Privatizing government services is a recurring topic in an era of tight budgets. From lottery systems to garbage pick-up, agencies have explored ways to save money. In some cases, turning over ownership of roadways has been discussed. That debate is happening in a northern Illinois community.
The Chicago suburb of Long Grove is a village of more than eight-thousand people. Incorporated in 1956, this Lake County community is known for its affluent neighborhoods and annual festivals celebrating foods like chocolate and strawberries.
It also has a history of running a minimal government. Village president Angie Underwood says that philosophy is echoed through its tax base.
“We do not have a local property tax, so our sources of income in Long Grove are very limited,” Underwood said.
That’s especially been the case in recent years, as revenue from building permits dwindled and commercial development never materialized. Underwood says they are now dealing with a nearly one-million dollar funding gap for roads.
Finding a solution
One way to reduce that gap is to transfer the responsibility of road maintenance to residents. A while back, Underwood says, the village saw the writing on the wall and declared that any new roads built should be private. Over the course of time, as the community added more residents and infrastructure, there was a gradual shift in the percentage of ownership.
“So we have a situation now where 70-percent of our residents live on private roads, and 30-percent of our residents live on public roads,” Underwood said.
With the exception of main thoroughfares, the village wants the remaining 30-percent of people living on public roads to financially support the maintenance of those roads. Underwood says that would come through what they are calling special service areas.
“The residents that live in that special service area would be responsible for the financial upkeep of those roads, but they would remain public. The village would still own those roads, but the funding to maintain them would be private,” Underwood said.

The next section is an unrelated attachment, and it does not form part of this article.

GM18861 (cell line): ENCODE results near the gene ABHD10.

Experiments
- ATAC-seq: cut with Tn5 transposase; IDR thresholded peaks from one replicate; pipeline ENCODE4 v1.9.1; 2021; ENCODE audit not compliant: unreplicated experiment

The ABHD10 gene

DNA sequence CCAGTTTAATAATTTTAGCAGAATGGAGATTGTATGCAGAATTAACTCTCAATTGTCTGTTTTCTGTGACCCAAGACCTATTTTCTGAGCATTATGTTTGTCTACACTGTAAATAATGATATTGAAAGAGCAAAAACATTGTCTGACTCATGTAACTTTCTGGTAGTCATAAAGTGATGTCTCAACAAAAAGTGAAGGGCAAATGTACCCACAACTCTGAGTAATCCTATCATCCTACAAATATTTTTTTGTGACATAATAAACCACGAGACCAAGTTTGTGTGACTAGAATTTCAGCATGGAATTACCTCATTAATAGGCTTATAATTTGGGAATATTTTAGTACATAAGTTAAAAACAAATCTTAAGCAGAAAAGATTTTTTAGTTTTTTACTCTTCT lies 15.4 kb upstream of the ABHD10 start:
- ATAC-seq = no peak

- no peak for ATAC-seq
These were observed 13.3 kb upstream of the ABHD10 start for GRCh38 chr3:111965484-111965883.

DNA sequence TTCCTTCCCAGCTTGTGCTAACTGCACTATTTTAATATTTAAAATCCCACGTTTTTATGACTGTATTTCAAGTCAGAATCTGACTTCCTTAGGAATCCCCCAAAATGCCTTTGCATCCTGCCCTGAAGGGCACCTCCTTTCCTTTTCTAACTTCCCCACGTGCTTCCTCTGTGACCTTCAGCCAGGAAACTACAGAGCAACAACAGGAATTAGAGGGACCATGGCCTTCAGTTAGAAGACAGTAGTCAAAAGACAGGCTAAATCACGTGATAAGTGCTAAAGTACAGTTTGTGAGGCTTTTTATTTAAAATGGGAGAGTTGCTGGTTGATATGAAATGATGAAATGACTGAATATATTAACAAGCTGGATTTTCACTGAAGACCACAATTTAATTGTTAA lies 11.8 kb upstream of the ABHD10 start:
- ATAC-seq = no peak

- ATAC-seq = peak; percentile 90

Underwood says they are now trying to work out agreements with various subdivisions where extra charges would be added a homeowner's tax bill. Residents also have the option of creating new HOA’s to take ownership of the road in question. That second option would require a super-majority approval from village trustees. Underwood says they plan to take that vote as the process unfolds. There is a November deadline to get all of this done.
Despite their privatization efforts, Long Grove will still try to get a property-tax referendum passed this spring. That would go only toward maintaining busy streets the village still wants to own. Officials decided to go with a scaled-back tax proposal, after residents complained about paying for roads in other neighborhoods, when they’re already subsidizing their own streets.
Kurt Thurmaier is a public administration professor at Northern Illinois University. He calls what’s happening in Long Grove a slippery slope. Whether its splitting up how residents fund infrastructure, or voters not willing to support a community-wide tax for a particular service, Thurmaier says it points to what he believes is a growing distaste for funding basic community needs.
"The question is: Are people willing to contribute as they were in the past, something from their pocket to the common good? And increasingly, people are saying no," Thurmaier said.
Thurmaier says local governments can avoid these scenarios by building a more reliable tax base. He says that should include a property tax, as unpopular as it may seem.
Darryl Lindberg is the mayor of Loves Park. He also serves as president of the Illinois Municipal League. Lindberg says while Illinois law allows local governments to vacate responsibility of certain roads, he cautions against it.
"They're fine when they're new. But when it comes to resurface or doing other maintenance, it's such an expense that their homeowners association didn't really anticipate. And that's when they usually come to us and ask us 'can you take our roads?'" Lindberg said.
Lindberg's city also doesn't have a local property tax. But he says they've been aggressive in identifying other ways to pay for road maintenance. He says it's a service residents should expect from their local government. But he understands that smaller communities, like Long Grove, have their hands tied -- especially when revenues are hard to come by.
As for setting precedents, Long Grove President Underwood doesn't view this as a move against community-minded thinking. She says her village is a unique situation where it is already used to having residents be responsible for a key part of infrastructure.
"From the get-go, the village was founded on the idea that people would be self-sufficient," Underwood said.
Whether or not residents still agree with that sentiment will be borne out in negotiations.
Meanwhile, Underwood notes that it’s miraculous they have gone this far without a property tax. She says if residents truly feel that local government should be the one in control of roads, than they need to embrace such a tax so it can still carry out that service, even if it’s on a limited basis.